Whoa, how time flies during a lifestyle change.
Sorry, Blue, one personal note.
In the past ten years, I have undergone one major lifestyle change as regarded my sleeping hours. From the time I tok my doctorate in English (May, 1996) to the time I bedded down for two weeks with the flu (January, 1998), my night life was spent in the following fashion:
Mondays: stay up reading until past midnight, sleep, struggle awake the next morning.
Tuesdays: watch my prime time shows, go to Blanco's Bar & Grill at 10:30, play pool and drink beer until they kicked us out at midnight, go with my friends to the Ale House or Cecil's until last call, go to bed at 2:30, wake up early the next morning for my 8 am classes, all in preparation for a thunderous nap Wednesday afternoon, leading to . . .
Wednesday: rent a movie, go to sleep early.
Thursday: watch my prime time shows (Seinfeld, et al), drive downtown at 10:30 to Warren's Inn (the original Houston businessman's dive), hang out with two colleagues, go home past midnight, in preparation for my 8 am Friday class.
Friday: Try to work until 10. Then go out.
Saturday: Try to work until 10. Then go out.
Sunday: go to bed early, be unable to sleep, watch cable on the sofa until 2 am, in preparation for, yes, my Monday 8 am classes.
This lifestyle ended nine years ago this past January, when I tumbled into bed at 2:30 at the tale end of one Tuesday night . . . and woke up four hours later, completely and utterly unable to move, to get up, to go to my 8 am class. Well, I did, anyway, and then spent the next five days fighting off what was coming, then a week indulging in it, in bed, unable to move. Ah: I was 33, and the party was over.
So? Lifestyle change.
Early to bed, early to rise, blah blah blah.
Only thing: I was never early to bed, nor, really, early to rise. In Bright Lights, Big City, Jay McInerney wrote of the (I think) barely noticeable pivot of the club evening during which 9 pm becomes becomes 2 am (he wrote it well--it was the best line he's ever written). For me, it was more along the lines of when 10:30 (the end of the news) becomes 1:30: three hours, one-eighth of my day, frittered away. Oh, sure, I could tell myself I was, um, pursuing new endeavors, or polishing this or that assignment, or what-all, but the truth was I was feeding my old habit. At those hours, I would sit down, inspired--then fatigue would be it--enough to stop serious work, not enough to warrant sleep--and I'd be off to the bookshelf for my collection of Muyrray Kempton essay, or the best of Red Smith; or of to the videocassette library (or DVD collection). Or maybe there was a great Sidney Lumet on the cable version of The Late Show: Network, maybe, or The Verdict, or Prince of the City, or (dare I hope?) Serpico.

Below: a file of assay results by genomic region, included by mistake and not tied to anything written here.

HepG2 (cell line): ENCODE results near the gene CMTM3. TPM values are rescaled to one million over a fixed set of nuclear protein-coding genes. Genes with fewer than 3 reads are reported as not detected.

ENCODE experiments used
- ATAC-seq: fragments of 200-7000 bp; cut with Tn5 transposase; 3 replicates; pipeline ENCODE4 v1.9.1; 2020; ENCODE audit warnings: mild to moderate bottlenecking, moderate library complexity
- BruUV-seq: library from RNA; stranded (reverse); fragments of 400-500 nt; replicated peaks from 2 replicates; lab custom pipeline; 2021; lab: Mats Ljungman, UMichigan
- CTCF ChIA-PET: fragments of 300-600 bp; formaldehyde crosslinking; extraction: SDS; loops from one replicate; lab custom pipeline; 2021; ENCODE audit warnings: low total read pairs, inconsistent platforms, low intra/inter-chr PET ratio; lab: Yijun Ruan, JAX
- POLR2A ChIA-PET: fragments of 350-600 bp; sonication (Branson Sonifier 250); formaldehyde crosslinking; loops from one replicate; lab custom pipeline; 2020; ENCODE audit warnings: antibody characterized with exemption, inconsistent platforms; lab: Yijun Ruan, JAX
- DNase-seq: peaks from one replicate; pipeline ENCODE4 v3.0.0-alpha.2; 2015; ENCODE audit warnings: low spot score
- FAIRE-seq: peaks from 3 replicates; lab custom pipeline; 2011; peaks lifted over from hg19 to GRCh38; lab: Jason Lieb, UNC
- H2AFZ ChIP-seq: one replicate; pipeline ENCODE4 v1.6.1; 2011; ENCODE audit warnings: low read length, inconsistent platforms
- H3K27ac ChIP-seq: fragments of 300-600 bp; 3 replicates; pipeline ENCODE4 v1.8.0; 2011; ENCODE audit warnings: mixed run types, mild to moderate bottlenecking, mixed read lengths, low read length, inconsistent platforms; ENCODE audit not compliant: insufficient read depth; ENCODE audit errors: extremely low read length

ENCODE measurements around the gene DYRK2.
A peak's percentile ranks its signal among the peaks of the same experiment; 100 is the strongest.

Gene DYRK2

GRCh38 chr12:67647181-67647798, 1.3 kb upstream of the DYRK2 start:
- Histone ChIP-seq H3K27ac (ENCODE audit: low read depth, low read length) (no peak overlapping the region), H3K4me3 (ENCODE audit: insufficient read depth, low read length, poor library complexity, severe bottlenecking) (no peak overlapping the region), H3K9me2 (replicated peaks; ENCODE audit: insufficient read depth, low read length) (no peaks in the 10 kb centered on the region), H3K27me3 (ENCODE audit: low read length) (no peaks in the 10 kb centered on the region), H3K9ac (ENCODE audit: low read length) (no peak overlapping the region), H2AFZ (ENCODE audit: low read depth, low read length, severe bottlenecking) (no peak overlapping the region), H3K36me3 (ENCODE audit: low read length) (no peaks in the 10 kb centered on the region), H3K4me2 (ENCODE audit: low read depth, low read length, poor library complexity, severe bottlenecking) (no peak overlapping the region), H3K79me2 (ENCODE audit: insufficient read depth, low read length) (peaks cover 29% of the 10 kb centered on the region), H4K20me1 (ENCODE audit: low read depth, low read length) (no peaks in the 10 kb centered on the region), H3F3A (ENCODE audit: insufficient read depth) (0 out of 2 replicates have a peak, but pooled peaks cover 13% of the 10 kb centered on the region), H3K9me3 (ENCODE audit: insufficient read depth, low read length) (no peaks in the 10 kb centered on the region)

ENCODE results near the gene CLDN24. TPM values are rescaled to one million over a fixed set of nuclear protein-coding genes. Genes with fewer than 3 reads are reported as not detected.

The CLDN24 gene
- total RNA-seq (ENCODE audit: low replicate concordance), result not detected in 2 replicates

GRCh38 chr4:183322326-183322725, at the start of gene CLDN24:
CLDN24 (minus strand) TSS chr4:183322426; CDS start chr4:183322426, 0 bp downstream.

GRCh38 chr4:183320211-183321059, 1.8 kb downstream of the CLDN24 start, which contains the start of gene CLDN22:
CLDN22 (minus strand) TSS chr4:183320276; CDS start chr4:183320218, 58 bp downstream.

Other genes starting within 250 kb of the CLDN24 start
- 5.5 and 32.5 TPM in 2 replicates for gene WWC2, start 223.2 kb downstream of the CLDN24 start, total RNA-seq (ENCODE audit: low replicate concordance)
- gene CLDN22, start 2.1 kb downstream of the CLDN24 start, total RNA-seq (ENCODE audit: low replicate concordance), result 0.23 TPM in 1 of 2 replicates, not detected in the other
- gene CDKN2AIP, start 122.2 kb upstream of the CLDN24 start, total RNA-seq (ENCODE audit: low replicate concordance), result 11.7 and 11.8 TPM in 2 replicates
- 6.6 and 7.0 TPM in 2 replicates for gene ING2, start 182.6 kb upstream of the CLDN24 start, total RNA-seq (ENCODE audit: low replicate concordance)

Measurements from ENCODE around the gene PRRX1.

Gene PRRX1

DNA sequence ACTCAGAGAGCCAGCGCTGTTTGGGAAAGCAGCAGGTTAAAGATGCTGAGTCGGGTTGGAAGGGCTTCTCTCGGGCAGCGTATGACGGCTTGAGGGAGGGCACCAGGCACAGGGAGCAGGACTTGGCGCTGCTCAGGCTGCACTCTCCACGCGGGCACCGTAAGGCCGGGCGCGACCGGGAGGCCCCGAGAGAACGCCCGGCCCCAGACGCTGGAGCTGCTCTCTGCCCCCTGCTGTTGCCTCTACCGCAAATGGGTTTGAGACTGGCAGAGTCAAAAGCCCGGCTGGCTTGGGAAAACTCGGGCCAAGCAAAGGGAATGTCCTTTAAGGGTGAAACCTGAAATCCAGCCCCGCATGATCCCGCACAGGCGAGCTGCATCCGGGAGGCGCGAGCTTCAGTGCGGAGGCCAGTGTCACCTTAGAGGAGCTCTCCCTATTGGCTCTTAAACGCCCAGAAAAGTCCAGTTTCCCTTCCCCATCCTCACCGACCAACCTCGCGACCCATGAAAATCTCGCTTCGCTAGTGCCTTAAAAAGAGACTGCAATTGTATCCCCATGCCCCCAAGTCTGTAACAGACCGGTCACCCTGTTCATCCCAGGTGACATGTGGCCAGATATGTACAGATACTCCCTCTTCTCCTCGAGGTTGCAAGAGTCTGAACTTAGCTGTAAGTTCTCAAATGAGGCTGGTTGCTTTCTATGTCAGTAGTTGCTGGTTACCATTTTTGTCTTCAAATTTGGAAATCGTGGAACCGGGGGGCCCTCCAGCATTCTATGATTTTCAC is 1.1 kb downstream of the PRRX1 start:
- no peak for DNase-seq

Result: oversleep or wake up groggy, get to work late or on time and cranky, slog through a day waiting for nap time.
The Devil sent me the internet, to read book reviews published in Detroit, or first-hand accounts of the Titanic sinking, or Roger Ebert through the years. All quite fascinating.
Well, with marriage behind me, this past week, I thought I'd turn things around.
Bed by eleven.
Up at seven.
At my desk by nine, my pencils sharpened.
So far, so good.
But I'm having to patch, patch, patch.
So: the last three days. The Yankees. Two wins, one loss.
I've been watching Oliver Perez for years, back when he was with the Pirates. I thought: Who in the world could hit that slop? The bony kid, with a fastball that wouldn't blacken your eye--nevertheless, when on, could make up for lack of velocity with location and movement.
His performance against the Yankees doesn't surprise me in the least.
But okay. Three-point-five games behind Detroit.
The hitting is hitting.
The starting pitching is suddenly a strength.
And, yeah, it's bedtime.